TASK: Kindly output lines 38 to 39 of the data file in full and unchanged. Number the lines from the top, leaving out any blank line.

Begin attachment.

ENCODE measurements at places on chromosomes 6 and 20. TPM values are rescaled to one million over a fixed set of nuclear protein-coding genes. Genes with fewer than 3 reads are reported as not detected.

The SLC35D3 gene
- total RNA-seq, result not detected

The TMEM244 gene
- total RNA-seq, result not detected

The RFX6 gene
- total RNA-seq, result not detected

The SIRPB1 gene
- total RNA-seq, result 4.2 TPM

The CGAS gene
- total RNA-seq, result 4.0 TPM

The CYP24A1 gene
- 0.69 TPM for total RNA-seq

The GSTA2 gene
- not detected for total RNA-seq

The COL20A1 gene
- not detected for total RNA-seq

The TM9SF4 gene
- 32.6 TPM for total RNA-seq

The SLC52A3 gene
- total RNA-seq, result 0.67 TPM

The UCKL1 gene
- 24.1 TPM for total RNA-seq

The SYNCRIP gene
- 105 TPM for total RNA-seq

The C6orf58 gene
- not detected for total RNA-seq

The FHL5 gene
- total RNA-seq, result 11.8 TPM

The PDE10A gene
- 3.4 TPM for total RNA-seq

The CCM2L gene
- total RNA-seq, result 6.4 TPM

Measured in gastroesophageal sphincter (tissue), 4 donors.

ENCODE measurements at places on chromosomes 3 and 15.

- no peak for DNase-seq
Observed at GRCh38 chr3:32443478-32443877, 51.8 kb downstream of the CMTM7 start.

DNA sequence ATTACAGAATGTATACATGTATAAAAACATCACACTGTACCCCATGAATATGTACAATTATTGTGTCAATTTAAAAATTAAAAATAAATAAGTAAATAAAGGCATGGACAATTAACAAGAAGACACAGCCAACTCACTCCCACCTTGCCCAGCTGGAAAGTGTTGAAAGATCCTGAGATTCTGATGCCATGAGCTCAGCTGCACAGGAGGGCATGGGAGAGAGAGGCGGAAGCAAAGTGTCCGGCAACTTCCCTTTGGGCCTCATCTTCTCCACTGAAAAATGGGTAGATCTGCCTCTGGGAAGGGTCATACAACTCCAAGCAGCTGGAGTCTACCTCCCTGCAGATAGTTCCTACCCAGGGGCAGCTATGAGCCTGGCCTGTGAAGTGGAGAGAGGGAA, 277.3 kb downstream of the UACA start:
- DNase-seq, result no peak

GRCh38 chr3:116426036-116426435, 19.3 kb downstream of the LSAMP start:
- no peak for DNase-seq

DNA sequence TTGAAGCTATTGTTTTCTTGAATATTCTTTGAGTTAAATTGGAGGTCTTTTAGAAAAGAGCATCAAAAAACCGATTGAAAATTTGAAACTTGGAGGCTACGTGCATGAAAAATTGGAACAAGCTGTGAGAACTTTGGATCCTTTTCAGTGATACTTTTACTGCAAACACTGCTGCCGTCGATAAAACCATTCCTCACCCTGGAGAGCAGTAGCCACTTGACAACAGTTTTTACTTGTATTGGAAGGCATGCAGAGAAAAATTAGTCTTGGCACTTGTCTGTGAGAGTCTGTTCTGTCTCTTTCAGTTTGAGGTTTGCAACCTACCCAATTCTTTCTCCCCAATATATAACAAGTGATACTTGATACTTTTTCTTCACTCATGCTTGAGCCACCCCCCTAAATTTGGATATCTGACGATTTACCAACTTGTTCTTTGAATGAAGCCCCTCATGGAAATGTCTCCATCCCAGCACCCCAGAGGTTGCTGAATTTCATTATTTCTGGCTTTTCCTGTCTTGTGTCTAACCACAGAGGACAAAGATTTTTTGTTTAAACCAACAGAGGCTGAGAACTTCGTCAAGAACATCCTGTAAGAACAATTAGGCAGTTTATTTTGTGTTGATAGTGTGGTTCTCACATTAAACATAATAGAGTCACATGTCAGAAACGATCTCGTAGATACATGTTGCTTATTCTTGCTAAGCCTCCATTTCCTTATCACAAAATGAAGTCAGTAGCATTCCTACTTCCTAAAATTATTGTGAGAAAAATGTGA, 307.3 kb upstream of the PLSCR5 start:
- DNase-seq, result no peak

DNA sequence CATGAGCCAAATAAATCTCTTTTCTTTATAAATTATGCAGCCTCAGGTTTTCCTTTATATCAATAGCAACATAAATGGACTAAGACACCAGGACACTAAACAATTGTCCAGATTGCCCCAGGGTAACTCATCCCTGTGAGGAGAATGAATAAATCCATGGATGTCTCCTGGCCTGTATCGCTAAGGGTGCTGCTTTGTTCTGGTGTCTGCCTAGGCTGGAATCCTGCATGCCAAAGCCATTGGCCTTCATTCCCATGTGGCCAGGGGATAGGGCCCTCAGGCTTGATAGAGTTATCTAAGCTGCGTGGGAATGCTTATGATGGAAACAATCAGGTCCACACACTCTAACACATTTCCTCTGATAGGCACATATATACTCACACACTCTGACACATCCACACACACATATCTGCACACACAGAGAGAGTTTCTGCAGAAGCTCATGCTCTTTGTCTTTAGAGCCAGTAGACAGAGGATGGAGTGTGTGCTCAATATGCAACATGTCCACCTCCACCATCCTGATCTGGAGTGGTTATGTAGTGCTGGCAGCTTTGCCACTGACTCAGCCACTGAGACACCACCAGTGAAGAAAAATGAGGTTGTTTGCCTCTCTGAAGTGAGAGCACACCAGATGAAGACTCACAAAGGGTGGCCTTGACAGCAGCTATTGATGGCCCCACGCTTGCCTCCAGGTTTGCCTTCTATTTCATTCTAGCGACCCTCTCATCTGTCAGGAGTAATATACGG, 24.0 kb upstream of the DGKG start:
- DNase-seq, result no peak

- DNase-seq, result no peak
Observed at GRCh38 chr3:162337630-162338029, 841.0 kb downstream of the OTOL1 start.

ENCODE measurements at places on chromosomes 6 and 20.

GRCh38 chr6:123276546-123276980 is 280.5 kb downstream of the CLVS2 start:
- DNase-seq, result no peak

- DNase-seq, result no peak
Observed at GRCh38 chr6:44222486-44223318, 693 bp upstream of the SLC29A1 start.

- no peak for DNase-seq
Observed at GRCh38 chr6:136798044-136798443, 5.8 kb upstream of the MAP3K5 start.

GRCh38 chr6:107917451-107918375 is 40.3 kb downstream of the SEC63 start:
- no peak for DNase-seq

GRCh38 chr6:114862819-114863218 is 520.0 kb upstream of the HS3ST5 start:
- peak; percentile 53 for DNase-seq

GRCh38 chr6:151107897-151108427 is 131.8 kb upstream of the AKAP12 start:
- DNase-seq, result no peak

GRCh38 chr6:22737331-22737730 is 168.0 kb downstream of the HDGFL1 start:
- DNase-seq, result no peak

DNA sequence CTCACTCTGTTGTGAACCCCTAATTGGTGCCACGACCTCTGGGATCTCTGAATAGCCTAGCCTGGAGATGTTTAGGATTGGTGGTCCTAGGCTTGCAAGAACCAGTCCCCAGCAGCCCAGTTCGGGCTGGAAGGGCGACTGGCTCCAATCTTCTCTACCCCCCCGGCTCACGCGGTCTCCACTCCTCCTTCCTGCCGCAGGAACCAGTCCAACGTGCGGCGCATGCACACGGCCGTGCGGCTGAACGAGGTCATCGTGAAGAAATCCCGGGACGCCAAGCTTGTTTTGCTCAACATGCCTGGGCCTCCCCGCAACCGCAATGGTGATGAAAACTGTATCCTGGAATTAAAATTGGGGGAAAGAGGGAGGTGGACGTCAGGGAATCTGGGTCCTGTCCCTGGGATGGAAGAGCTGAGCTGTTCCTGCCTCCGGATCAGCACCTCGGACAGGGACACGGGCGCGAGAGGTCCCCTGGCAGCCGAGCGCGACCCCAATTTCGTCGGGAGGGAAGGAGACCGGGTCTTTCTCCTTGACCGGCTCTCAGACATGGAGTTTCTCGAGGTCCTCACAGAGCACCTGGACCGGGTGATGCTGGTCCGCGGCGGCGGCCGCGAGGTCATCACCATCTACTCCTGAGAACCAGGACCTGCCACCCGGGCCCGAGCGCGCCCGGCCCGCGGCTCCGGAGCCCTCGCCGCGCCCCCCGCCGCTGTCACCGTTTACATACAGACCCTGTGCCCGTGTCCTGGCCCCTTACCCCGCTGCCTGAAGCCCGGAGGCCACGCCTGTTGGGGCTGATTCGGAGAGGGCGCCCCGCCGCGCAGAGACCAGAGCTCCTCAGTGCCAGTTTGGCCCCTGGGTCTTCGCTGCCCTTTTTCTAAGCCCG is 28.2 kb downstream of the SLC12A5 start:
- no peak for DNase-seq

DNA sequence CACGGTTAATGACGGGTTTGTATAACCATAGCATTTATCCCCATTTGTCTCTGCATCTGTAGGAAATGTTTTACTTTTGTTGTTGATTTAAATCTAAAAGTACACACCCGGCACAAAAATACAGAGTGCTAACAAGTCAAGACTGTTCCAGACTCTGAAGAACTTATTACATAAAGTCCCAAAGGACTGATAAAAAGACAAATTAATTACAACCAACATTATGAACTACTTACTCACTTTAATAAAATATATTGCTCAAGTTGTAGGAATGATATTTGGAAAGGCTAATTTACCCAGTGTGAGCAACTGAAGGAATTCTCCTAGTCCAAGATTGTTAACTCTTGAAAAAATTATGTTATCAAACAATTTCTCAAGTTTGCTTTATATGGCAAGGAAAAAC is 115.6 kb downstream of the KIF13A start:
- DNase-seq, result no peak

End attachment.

DNA sequence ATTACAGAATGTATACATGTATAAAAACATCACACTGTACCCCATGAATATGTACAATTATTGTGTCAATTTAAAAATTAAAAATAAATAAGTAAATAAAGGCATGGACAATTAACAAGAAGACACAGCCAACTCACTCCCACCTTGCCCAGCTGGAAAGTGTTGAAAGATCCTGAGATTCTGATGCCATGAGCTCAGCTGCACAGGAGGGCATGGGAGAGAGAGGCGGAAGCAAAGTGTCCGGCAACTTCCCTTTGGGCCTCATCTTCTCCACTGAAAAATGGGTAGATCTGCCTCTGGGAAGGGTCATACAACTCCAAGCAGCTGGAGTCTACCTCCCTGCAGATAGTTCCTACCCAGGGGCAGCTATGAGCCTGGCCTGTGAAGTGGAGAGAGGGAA, 277.3 kb downstream of the UACA start:
- DNase-seq, result no peak